China’s first peasant Emperor: How far can a little bit of empathy take you?

On paper, LiuBang (劉邦) had none of the pre-requisites required of an emperor — he didn’t have noble blood, he frequently got in trouble with the law, he was lazy, disliked learning, and hated doing manual labor — you might say he had none of the characteristics required of an emperor.

Yet, somehow he managed to defeat XiangYu (項羽), the prominent warlord who was tipped to be the next emperor — a well-educated noble and a military genius who never lost a single battle.

But how exactly does an unknown peasant born in a distant province, rise to become the founding emperor of an entire dynasty?

Thrust into leadership

Early life was good for LiuBang, who by his forties, was a relatively popular local figure because of his generous attitude.

But while he was escorting a group of prisoners to the Emperor’s mausoleum, one of the prisoners he was guarding escaped. This was a capital offence under Qin dynasty rules, so rather than risk punishment, he released the remaining prisoners and became a rebel himself.

Three years later, after being thrust somewhat unwillingly into his position of power, LiuBang found himself as the “Marquis of Wu’an” (武安侯) at the center of the rebellion tasked with taking over Guanzhong, the capital of the Qin dynasty, alongside XiangYu. Although initially allies and friends, this competition would be the undoing of their friendship.

Forced to leave the capital

The two set out towards the capital on separate paths, with the king promising that the first to take the city would be rewarded with the title of the King of Guanzhong.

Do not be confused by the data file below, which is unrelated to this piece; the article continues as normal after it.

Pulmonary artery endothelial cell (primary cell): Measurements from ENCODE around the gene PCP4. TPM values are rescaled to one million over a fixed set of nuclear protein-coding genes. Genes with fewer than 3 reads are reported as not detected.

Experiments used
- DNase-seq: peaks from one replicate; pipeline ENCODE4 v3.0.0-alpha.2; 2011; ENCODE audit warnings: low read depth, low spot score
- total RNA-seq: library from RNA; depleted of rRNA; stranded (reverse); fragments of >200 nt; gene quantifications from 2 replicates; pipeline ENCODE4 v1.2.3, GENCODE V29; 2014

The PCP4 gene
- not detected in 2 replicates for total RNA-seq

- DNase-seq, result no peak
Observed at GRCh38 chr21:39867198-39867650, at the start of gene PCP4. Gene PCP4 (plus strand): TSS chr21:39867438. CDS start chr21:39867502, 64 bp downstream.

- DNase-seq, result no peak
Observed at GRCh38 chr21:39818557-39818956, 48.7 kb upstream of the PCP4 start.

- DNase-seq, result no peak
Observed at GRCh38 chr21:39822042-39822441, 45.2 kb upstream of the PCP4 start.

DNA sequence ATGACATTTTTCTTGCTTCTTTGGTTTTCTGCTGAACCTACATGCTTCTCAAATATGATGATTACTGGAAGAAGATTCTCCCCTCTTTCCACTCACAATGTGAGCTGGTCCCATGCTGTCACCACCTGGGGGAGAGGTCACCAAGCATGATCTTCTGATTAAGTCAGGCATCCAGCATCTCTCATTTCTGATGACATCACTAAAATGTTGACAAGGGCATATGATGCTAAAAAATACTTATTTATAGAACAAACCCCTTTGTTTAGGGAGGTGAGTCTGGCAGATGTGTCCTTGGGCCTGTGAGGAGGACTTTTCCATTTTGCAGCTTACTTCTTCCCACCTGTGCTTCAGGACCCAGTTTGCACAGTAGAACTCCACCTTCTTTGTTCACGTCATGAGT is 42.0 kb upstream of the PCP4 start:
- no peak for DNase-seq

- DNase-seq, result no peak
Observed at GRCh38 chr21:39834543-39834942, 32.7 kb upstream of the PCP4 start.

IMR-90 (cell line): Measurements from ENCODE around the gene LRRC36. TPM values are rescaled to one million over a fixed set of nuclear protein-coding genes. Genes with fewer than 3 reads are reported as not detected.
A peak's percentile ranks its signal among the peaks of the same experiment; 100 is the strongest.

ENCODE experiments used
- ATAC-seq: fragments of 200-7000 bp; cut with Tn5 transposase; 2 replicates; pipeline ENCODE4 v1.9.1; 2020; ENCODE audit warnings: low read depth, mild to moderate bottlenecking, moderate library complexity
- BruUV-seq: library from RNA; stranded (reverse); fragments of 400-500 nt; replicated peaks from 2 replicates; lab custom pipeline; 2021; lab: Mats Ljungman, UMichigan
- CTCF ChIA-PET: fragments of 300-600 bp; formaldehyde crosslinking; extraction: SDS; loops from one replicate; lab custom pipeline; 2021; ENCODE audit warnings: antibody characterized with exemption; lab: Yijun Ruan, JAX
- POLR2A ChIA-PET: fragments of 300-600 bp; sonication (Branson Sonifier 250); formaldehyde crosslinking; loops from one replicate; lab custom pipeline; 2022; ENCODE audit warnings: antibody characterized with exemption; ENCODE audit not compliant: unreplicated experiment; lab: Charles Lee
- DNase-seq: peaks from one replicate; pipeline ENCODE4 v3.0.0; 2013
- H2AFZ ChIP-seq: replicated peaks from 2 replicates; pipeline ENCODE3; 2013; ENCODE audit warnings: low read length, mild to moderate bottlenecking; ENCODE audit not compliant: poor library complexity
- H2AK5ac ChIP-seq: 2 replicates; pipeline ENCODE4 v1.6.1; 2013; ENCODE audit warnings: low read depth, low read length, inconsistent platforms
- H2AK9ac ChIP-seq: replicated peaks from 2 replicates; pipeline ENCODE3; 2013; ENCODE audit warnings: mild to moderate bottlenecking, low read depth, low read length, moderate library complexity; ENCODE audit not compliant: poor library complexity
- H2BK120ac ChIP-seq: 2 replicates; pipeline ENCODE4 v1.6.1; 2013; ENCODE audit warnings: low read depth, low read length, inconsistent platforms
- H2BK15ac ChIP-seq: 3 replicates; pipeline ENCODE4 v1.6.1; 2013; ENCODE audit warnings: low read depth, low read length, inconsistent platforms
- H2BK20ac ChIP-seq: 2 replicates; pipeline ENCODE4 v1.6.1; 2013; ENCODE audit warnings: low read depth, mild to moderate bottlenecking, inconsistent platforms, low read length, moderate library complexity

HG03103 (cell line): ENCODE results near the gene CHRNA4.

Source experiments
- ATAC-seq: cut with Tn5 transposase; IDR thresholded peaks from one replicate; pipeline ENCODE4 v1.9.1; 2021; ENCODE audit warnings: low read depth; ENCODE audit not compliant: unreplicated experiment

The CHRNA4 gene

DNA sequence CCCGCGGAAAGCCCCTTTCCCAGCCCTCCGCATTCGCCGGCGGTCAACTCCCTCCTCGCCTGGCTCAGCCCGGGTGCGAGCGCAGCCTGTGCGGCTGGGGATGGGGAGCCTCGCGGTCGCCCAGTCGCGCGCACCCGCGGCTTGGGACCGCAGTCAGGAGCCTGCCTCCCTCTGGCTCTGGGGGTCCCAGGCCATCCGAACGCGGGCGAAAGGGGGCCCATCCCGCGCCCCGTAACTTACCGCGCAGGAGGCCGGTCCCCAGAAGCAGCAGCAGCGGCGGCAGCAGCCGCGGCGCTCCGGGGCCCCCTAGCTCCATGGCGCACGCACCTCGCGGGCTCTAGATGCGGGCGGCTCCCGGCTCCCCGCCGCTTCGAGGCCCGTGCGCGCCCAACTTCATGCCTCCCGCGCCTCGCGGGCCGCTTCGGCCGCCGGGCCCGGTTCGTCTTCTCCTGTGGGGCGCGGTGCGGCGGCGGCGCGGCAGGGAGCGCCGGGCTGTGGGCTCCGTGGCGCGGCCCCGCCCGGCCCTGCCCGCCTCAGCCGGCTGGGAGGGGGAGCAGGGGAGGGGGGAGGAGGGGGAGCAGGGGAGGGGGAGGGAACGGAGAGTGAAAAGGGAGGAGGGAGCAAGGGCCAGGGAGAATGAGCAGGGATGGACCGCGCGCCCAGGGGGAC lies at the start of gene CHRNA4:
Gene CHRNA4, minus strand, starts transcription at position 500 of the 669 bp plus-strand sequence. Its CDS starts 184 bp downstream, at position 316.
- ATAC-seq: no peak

XiangYu encountered resistance after resistance on his way to the capital, whereas LiuBang’s journey was relatively peaceful, with many cities surrendering without a fight — even the Qin ruler capitulated on his arrival.

While he was there, LiuBang tried to do good by the citizens by abolishing the hundreds of harsh laws that were in place. He replaced them with only three — punishment for murder, robbery, and harming another. That was it.

Needless to say, LiuBang started to win over the hearts of the locals who were used to following Qin’s oppressive ways.

But when XiangYu arrived, he was angry and blinded by the hate for LiuBang reaching the capital before him. He forced LiuBang to leave and he burned the palace to the ground.

This would be the recurring theme between LiuBang and XiangYuLiuBang was regarded as a kind and competent ruler who brought many Confucian ideals to his rule, while XiangYu fancied himself as the king of kings, and was a ruthless and merciless warrior. (XiangYu had once buried alive two hundred thousand enemy soldiers.)

A leader among leaders

So why did LiuBang eventually succeed over XiangYu? Well, you could say that being kind and having merciful had something to do with it, but that wouldn’t be the whole story. There are many rulers throughout history that were at least as barbaric as XiangYu.

But my guess would be that he knew how to win over the hearts of people. When LiuBang was asked about why he thought he won the war, he said:

When it came to strategy and policy, I was never as adept as ZhangLiang (张良); I can’t even read.

When it came to operations and logistics, I was never as good as XiaoHe (蕭何), as every time I lost a battle I would flee to the closest safe space I could find. But XiaoHe was always able to find and rescue me.

And when it came to battles, it’s not even worth discussing. I was never in the same league as HanXin (韓信), and many brave soldiers have died because of my lack of leadership.

But it was because I was able to use these three heroes that I was able to defeat XiangYu. In contrast, XiangYu had FanZeng (范增) by his side, one of the greatest strategists of all time, but he was arrogant and refused to listen to him. This is why I won.

While XiangYu was a masterful leader and general, LiuBang was a leader of leaders. Who would’ve thought that you could get so far with a little bit of empathy?

Posted in History